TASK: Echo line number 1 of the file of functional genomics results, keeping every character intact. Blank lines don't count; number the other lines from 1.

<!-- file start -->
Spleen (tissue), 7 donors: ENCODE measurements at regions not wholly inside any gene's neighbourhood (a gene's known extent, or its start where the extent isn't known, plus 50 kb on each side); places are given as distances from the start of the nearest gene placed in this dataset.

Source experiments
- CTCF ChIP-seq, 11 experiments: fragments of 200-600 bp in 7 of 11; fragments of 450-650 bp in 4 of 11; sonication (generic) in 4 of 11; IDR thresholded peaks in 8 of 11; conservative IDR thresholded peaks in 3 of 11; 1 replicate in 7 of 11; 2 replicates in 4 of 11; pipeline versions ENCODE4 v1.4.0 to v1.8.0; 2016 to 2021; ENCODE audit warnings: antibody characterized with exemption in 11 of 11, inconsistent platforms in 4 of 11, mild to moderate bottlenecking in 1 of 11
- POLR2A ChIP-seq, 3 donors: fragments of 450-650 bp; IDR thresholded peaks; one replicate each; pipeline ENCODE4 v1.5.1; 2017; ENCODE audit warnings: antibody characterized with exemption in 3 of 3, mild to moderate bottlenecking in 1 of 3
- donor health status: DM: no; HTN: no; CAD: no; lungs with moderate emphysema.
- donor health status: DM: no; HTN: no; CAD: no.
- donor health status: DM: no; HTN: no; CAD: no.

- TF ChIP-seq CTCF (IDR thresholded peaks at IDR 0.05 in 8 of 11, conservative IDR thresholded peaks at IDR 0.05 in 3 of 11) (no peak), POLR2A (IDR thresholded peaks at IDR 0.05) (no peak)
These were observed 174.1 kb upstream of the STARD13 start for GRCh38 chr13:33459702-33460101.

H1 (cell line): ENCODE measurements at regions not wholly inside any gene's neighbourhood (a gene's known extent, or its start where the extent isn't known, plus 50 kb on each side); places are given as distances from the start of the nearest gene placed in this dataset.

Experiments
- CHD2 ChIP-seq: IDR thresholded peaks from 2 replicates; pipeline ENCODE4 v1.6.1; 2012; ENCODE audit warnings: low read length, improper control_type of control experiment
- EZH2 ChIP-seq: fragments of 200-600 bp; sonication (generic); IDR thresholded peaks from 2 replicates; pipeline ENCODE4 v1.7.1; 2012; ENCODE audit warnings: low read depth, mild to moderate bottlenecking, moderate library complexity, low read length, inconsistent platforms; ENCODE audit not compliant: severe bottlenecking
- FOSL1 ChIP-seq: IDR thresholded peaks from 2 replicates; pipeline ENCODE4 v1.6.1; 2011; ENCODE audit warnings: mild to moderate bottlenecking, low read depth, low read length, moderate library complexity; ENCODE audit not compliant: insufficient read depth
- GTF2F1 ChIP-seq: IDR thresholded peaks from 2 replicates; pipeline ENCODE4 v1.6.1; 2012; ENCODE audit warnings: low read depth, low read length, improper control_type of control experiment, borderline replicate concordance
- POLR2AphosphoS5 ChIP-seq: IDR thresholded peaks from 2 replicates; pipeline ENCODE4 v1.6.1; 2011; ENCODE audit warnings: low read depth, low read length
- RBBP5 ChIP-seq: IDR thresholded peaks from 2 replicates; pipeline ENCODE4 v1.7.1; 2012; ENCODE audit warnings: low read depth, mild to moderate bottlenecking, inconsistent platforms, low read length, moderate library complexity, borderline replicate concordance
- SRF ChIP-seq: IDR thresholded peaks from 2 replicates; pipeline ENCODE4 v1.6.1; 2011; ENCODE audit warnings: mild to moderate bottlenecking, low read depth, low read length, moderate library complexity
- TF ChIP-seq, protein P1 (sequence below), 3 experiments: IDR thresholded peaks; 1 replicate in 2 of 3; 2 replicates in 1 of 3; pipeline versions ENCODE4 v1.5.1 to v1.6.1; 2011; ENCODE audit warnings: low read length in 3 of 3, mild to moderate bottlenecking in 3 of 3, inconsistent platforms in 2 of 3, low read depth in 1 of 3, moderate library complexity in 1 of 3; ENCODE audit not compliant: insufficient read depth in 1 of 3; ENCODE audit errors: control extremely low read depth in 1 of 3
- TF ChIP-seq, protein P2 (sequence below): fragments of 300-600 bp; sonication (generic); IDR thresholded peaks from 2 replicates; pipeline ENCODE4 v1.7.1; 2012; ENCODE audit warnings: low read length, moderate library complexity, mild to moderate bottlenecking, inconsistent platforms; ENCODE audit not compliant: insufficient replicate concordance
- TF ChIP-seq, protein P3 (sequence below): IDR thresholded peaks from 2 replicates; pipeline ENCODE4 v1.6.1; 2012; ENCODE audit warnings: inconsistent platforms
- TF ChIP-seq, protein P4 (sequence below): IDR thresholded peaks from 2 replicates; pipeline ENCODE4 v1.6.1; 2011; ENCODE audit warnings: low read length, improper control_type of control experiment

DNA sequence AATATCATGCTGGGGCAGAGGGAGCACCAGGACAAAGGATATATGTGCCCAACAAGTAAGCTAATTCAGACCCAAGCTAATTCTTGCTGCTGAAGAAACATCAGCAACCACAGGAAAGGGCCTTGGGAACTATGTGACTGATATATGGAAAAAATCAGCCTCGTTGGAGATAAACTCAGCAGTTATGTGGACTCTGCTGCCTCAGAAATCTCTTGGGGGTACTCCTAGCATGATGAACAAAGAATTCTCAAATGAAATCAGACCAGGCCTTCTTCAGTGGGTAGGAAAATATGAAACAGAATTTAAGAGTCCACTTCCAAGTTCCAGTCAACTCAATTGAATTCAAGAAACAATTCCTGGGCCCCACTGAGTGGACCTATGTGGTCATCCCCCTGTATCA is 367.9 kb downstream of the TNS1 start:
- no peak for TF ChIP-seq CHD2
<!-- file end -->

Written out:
Spleen (tissue), 7 donors: ENCODE measurements at regions not wholly inside any gene's neighbourhood (a gene's known extent, or its start where the extent isn't known, plus 50 kb on each side); places are given as distances from the start of the nearest gene placed in this dataset.